Friday, April 17, 2009

Source of Active Ingredient in Manuka Honey Identified

Manuka Honey Health Benefit Found
NZPA, 4/17/2009

Waikato University researchers have discovered a compound in the nectar of manuka trees which converts to the antibacterial ingredient that active manuka honey is known for.

"We have known for some time that the unique antibacterial activity of manuka honey is associated with the presence of methylglyoxal, or MGO," Associate Professor Merilyn Manley-Harris said.

"But until now the origin of methylglyoxal was not known. It's well-known among beekeepers that the MGO increases with storage, but there was no research to underpin this belief."

A test to predict the potential for a drum of honey to develop antibacterial activity during storage has been patented by the university's commercialisation arm, WaikatoLink, and would be made available to industry…

The research from Waikato's chemistry department showed dihydroxyacetone, or DHA, is present in young honeys shortly after bees deposit it in the comb. As the honey ripens, the DHA converts to MGO, the component which gives the manuka honey its antibacterial activity.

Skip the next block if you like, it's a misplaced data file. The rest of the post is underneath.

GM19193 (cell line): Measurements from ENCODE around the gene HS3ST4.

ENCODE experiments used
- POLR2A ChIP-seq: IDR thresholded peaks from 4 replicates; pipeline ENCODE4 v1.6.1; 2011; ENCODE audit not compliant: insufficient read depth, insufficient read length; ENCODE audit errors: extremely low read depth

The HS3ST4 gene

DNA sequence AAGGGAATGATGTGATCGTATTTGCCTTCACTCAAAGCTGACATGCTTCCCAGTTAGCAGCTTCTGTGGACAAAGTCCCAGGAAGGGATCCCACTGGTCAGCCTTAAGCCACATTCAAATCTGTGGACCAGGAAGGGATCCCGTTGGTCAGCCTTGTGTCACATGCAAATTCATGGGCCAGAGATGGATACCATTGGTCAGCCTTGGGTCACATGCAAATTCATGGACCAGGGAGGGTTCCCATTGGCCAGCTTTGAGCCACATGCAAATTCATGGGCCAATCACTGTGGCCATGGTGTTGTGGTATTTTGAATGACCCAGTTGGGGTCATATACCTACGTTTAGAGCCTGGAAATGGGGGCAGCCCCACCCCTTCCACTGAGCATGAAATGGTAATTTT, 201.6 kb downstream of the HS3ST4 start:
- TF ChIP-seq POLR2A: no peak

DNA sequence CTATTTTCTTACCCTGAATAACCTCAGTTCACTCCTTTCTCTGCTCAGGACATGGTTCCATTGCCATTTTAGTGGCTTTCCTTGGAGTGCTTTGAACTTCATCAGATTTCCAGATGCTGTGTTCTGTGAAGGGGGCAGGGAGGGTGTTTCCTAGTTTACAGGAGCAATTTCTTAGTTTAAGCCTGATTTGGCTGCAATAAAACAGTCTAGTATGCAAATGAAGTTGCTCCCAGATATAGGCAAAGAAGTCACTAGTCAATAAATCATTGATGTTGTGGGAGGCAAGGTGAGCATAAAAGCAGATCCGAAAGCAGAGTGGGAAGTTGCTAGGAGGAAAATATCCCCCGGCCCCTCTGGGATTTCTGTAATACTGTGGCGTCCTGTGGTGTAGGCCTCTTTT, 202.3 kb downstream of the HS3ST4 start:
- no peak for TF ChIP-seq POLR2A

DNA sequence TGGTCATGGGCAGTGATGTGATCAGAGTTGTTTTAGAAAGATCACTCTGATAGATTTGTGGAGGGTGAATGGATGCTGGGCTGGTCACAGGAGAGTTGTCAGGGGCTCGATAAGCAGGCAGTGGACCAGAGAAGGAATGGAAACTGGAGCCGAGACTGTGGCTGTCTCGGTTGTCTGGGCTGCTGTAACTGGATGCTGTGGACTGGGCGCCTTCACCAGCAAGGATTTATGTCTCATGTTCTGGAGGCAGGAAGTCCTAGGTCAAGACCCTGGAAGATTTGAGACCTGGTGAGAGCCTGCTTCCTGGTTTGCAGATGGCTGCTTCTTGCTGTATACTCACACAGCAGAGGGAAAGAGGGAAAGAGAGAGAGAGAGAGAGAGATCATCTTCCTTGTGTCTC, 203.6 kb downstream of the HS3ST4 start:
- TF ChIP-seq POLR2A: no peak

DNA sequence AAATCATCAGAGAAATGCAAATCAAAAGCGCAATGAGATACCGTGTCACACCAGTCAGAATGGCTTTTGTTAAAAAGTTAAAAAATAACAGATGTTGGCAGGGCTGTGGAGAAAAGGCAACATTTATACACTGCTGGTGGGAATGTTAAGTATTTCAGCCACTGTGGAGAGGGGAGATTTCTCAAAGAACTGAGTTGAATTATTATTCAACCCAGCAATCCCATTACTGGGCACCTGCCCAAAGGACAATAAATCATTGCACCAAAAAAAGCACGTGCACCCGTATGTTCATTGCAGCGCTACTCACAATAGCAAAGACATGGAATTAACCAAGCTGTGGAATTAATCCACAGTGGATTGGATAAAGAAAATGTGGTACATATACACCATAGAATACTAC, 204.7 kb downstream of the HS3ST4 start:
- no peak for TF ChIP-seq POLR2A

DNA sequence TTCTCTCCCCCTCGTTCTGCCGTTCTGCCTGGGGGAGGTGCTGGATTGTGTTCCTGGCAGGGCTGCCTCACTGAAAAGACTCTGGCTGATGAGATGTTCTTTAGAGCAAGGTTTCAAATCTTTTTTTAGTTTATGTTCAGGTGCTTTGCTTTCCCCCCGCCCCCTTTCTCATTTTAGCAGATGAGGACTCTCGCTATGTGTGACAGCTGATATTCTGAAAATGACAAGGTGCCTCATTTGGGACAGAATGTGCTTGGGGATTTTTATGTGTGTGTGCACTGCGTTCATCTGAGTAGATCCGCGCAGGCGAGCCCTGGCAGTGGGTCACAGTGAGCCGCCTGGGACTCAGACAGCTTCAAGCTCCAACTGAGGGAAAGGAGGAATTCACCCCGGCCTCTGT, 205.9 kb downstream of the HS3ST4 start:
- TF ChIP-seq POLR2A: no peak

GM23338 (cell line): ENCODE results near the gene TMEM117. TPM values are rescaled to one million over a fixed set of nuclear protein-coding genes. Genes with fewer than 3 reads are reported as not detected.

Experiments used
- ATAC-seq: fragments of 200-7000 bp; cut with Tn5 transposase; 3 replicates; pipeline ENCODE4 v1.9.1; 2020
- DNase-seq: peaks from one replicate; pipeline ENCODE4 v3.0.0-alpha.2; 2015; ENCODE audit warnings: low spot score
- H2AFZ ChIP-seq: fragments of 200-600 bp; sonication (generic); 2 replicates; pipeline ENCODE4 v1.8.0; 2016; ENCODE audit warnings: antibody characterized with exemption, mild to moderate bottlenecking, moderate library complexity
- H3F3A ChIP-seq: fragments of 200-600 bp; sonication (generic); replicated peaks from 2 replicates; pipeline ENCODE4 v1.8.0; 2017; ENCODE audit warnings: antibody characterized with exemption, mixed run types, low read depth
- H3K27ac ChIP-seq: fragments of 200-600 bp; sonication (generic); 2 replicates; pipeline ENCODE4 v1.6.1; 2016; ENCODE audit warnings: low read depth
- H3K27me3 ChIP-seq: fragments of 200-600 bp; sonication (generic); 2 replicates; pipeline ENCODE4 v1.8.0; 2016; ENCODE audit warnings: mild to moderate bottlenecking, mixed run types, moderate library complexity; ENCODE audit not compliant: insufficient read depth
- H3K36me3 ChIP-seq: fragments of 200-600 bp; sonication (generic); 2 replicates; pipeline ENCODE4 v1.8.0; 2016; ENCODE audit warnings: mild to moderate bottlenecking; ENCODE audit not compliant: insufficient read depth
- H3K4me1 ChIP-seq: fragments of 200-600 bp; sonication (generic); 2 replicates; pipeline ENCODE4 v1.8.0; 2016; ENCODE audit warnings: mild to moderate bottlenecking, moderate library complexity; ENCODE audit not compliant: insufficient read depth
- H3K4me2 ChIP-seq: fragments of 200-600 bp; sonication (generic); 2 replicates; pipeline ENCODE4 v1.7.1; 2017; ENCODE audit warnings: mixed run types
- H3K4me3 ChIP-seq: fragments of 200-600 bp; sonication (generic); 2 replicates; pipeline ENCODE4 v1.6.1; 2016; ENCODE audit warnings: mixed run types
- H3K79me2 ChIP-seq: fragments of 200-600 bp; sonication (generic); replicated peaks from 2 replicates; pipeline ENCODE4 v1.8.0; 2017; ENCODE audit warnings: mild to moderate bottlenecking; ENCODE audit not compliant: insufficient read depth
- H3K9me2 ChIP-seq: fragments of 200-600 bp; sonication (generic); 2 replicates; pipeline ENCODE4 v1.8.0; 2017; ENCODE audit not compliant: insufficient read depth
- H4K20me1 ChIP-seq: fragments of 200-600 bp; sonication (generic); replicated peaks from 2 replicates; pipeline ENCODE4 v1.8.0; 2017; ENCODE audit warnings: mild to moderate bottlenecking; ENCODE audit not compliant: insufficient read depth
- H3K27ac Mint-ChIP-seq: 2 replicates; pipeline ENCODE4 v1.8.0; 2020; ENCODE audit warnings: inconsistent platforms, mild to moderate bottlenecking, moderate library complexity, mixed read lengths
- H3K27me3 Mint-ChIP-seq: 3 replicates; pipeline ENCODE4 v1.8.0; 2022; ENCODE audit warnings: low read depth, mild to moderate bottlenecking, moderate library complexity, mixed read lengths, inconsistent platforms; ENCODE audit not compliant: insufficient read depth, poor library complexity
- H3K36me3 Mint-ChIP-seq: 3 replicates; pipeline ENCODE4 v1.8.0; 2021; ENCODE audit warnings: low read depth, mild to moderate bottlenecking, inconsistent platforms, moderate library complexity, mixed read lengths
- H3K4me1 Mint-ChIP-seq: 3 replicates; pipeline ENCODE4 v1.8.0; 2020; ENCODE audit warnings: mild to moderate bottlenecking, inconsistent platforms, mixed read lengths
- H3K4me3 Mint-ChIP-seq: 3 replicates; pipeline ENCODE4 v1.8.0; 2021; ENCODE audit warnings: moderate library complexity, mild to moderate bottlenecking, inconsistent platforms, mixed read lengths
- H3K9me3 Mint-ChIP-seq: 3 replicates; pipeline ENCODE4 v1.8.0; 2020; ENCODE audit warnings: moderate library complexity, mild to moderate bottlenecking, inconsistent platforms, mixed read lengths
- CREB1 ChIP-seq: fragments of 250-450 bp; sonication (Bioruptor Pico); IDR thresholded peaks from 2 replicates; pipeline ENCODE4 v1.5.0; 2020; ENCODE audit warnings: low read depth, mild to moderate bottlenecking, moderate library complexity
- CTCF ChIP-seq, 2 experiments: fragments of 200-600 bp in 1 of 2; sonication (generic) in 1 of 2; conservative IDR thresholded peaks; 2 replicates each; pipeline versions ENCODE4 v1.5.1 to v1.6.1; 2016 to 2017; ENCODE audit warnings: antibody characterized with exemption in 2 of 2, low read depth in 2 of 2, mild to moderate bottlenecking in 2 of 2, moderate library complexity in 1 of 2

During the research, young manuka honey was stored for 120 days and showed a strong correlation in the drop-off of DHA, and the increase in MGO over that time. Because DHA is not antibacterial like the MGO is, the antibacterial activity increases as the honey matures.

Manley-Harris said once researchers realised the DHA was the precursor to MGO they set about finding out where the DHA came from. They discovered it when they tested the nectar in manuka flowers from various trees around Hamilton and the Waikato.

By testing the nectar of the manuka flowers it was possible to identify which trees would produce highly active manuka honey when harvested by bees…

Waikato's chemistry research has recently been published in the journal Carbohydrate Research.

Source: The Origin of Methylglyoxal in New Zealand Manuka (Leptospermum scoparium) Honey

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